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dc.contributor.authorCermak, Jack E.
dc.contributor.authorPeterka, Jon A.
dc.contributor.authorBeatty, J. A.
dc.contributor.institutionColorado State University. Fluid Mechanics and Wind Engineering Program
dc.contributor.institutionColorado State University. Department of Civil Engineering
dc.coverage.spatialAtlantic City (N.J.)
dc.date.accessioned2016-01-29T19:47:57Z
dc.date.available2016-01-29T19:47:57Z
dc.date.issued1984-06
dc.descriptionCER83-84JEC-JAP30.
dc.descriptionCER83-84JEC-JAP-JAB30a.
dc.descriptionCER83-84JEC-JAP30b.
dc.descriptionIncludes bibliographical references.
dc.descriptionJune 1984.
dc.descriptionCSU Project 2-95800.
dc.descriptionPrepared for Stearns-Roger Engineering Corporation.
dc.description.abstractThe Atlantic City Electric Company has measured SO2 concentrations, downwind from one of their electrical power generating stations, which occasionally exceed regulatory limitations. The problem (suspected to be plume downwash induced by adjacent buildings) was referred to the Stearns-Roger Engineering Corporation for further study. The study included wind-tunnel simulation, which was subcontracted to Colorado State University. Diffusion tests were subsequently conducted on a 1:300 scale model of the B. L. England Station (a coal and oil fired electrical power generation facility) in the CSU Meteorological Wind Tunnel. Their purpose was to confirm the downwash and to determine the effect of various changes in stack/site configuration upon plume behavior. The model tests, conducted at pre-selected wind directions and velocities, included physical alterations in the station site, increases in momentum and buoyancy of the flue gases, increases in height of the existing stacks, and inspection of two new stacks - GEP and greater. Data obtained included ground-level concentration measurements for all tests and visualization of selected configurations. The model tracer gas concentrations were converted to equivalent prototype SO2 concentrations for comparison with any similar field data. The visualization studies were documented on 35 mm slides, B&W photos, and video cassette. Evaluation of test results indicates that significant downwash is caused by the boiler buildings. The data further reveal that those configurations which increased the plume height above the building influence are practicable measures to mitigate the downwash phenomenon. Extension of the existing stacks when accompanied by flue gas reheat provide SO2 reductions nearly equal to a GEP stack.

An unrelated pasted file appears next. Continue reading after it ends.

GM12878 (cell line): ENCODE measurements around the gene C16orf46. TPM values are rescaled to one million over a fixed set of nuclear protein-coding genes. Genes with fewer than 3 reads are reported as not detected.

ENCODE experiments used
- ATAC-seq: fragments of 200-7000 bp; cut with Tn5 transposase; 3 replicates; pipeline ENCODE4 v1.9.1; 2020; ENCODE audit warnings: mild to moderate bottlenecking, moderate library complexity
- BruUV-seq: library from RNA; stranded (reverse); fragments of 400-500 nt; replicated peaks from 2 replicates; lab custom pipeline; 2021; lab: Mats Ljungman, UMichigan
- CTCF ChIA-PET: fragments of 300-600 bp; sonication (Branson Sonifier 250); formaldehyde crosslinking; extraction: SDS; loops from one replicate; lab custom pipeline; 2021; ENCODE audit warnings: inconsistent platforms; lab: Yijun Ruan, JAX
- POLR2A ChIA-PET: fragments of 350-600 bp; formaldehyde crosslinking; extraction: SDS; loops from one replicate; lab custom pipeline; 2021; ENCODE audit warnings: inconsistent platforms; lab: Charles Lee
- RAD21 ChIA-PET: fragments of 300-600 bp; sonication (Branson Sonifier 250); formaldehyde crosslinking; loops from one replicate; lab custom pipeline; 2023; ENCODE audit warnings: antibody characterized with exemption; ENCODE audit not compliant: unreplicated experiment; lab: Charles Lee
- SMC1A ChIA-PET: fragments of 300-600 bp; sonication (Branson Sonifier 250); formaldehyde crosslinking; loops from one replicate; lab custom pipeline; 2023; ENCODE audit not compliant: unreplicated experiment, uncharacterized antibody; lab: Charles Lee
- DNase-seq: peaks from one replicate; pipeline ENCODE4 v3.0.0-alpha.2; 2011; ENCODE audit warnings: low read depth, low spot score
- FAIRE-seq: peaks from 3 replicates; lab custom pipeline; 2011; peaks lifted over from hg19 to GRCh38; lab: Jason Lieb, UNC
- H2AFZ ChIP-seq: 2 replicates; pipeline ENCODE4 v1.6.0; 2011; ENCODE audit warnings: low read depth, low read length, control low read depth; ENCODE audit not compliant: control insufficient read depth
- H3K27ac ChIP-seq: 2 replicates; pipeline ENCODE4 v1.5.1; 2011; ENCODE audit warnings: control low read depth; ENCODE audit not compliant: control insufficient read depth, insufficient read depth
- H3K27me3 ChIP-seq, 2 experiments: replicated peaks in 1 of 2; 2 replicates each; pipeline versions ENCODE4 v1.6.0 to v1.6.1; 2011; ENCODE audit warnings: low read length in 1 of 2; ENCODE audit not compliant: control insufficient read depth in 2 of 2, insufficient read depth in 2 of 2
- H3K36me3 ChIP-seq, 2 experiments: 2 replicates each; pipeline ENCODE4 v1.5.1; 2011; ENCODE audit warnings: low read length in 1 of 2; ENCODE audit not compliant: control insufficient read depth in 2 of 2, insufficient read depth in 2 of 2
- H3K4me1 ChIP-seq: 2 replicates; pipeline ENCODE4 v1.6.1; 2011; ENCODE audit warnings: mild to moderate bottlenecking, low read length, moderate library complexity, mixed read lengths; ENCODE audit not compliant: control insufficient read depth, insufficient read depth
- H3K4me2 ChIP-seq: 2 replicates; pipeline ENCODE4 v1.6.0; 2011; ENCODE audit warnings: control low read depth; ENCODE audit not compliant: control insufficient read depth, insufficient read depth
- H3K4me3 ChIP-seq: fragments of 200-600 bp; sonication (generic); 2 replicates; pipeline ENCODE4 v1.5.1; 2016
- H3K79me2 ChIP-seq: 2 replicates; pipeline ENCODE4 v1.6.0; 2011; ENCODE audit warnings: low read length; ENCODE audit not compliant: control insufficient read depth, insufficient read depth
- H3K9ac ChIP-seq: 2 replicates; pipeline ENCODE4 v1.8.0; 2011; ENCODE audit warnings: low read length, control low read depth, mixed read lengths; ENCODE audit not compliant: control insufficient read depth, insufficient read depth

dc.format.mediumreports
dc.identifier.urihttp://hdl.handle.net/10217/170590
dc.languageEnglish
dc.publisherColorado State University. Libraries
dc.publisher.originalFluid Mechanics and Wind Engineering Program, Fluid Dynamics and Diffusion Laboratory, Dept. of Civil Engineering, Colorado State University
dc.relationCatalog record number (MMS ID): 991012060639703361
dc.relationTA7.C6 CER 83/84-30
dc.relation.ispartofCivil Engineering Reports
dc.relation.ispartofCER; 83/84-30, 30a, 30b
dc.subjectAtlantic City (N.J.) -- Buildings, structures, etc.
dc.subject.lcshWind tunnel models
dc.subject.lcshBuildings -- New Jersey -- Atlantic City -- Aerodynamics
dc.subject.lcshChimneys
dc.titleWind-tunnel study of chimney downwash at the B.L. England Station of the Atlantic City Electric Company: report
dc.typeText


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